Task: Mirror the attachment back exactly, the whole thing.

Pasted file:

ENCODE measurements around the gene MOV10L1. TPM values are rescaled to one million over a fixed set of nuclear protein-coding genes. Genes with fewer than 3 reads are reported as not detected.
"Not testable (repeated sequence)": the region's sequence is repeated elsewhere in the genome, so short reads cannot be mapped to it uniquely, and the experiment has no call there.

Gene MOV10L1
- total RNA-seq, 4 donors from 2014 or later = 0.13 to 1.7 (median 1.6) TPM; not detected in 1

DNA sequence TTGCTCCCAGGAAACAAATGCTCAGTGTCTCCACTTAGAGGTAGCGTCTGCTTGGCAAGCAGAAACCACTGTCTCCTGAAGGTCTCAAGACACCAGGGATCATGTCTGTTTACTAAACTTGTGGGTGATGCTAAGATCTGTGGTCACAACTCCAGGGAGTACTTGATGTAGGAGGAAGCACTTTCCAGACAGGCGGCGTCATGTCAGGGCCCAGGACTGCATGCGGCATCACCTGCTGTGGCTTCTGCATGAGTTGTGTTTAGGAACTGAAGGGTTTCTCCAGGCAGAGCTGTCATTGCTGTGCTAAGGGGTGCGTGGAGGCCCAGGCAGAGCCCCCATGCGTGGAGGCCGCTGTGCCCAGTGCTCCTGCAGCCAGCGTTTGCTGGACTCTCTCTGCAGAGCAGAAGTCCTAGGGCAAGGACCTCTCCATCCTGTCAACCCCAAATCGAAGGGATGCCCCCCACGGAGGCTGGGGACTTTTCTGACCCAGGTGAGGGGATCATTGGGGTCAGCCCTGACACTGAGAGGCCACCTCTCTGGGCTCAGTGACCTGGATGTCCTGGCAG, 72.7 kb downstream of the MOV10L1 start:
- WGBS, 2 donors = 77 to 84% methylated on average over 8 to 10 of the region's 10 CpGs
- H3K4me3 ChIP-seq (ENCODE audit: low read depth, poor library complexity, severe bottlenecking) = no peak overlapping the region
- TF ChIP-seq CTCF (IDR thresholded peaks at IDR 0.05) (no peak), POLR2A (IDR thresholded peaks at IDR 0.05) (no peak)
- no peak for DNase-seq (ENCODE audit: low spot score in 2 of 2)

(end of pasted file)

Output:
ENCODE measurements around the gene MOV10L1. TPM values are rescaled to one million over a fixed set of nuclear protein-coding genes. Genes with fewer than 3 reads are reported as not detected.
"Not testable (repeated sequence)": the region's sequence is repeated elsewhere in the genome, so short reads cannot be mapped to it uniquely, and the experiment has no call there.

Gene MOV10L1
- total RNA-seq, 4 donors from 2014 or later = 0.13 to 1.7 (median 1.6) TPM; not detected in 1

DNA sequence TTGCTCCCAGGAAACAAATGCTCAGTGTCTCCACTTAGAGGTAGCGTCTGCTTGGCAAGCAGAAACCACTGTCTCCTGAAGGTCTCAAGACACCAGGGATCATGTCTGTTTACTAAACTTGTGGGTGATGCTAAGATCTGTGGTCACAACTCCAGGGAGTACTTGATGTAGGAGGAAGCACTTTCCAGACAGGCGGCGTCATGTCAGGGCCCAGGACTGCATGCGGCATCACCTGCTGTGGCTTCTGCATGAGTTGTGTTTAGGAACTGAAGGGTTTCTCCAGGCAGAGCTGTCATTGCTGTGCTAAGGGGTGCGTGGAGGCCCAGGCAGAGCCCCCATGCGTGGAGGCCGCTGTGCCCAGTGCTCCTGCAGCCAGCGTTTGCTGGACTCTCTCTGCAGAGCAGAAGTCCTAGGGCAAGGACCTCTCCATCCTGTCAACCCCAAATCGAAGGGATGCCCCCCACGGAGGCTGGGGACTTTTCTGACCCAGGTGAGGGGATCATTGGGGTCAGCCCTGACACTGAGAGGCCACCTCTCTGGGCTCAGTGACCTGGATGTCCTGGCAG, 72.7 kb downstream of the MOV10L1 start:
- WGBS, 2 donors = 77 to 84% methylated on average over 8 to 10 of the region's 10 CpGs
- H3K4me3 ChIP-seq (ENCODE audit: low read depth, poor library complexity, severe bottlenecking) = no peak overlapping the region
- TF ChIP-seq CTCF (IDR thresholded peaks at IDR 0.05) (no peak), POLR2A (IDR thresholded peaks at IDR 0.05) (no peak)
- no peak for DNase-seq (ENCODE audit: low spot score in 2 of 2)